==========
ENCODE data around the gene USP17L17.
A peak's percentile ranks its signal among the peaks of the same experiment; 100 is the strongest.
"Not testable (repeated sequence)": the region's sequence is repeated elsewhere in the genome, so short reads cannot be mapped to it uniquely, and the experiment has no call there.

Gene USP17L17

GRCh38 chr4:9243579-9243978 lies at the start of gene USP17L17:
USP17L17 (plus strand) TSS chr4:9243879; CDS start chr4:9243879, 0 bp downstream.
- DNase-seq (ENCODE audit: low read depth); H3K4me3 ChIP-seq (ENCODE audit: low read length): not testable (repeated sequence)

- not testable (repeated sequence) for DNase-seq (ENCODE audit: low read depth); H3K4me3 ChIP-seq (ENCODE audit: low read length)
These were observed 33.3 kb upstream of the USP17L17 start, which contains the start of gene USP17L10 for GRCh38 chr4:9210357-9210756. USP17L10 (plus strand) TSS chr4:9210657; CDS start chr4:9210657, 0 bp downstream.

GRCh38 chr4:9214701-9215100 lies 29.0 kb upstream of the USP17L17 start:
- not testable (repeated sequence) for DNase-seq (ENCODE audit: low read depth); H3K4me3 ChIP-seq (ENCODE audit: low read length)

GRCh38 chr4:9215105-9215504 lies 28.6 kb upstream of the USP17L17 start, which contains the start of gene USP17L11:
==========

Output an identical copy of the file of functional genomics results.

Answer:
ENCODE data around the gene USP17L17.
A peak's percentile ranks its signal among the peaks of the same experiment; 100 is the strongest.
"Not testable (repeated sequence)": the region's sequence is repeated elsewhere in the genome, so short reads cannot be mapped to it uniquely, and the experiment has no call there.

Gene USP17L17

GRCh38 chr4:9243579-9243978 lies at the start of gene USP17L17:
USP17L17 (plus strand) TSS chr4:9243879; CDS start chr4:9243879, 0 bp downstream.
- DNase-seq (ENCODE audit: low read depth); H3K4me3 ChIP-seq (ENCODE audit: low read length): not testable (repeated sequence)

- not testable (repeated sequence) for DNase-seq (ENCODE audit: low read depth); H3K4me3 ChIP-seq (ENCODE audit: low read length)
These were observed 33.3 kb upstream of the USP17L17 start, which contains the start of gene USP17L10 for GRCh38 chr4:9210357-9210756. USP17L10 (plus strand) TSS chr4:9210657; CDS start chr4:9210657, 0 bp downstream.

GRCh38 chr4:9214701-9215100 lies 29.0 kb upstream of the USP17L17 start:
- not testable (repeated sequence) for DNase-seq (ENCODE audit: low read depth); H3K4me3 ChIP-seq (ENCODE audit: low read length)

GRCh38 chr4:9215105-9215504 lies 28.6 kb upstream of the USP17L17 start, which contains the start of gene USP17L11: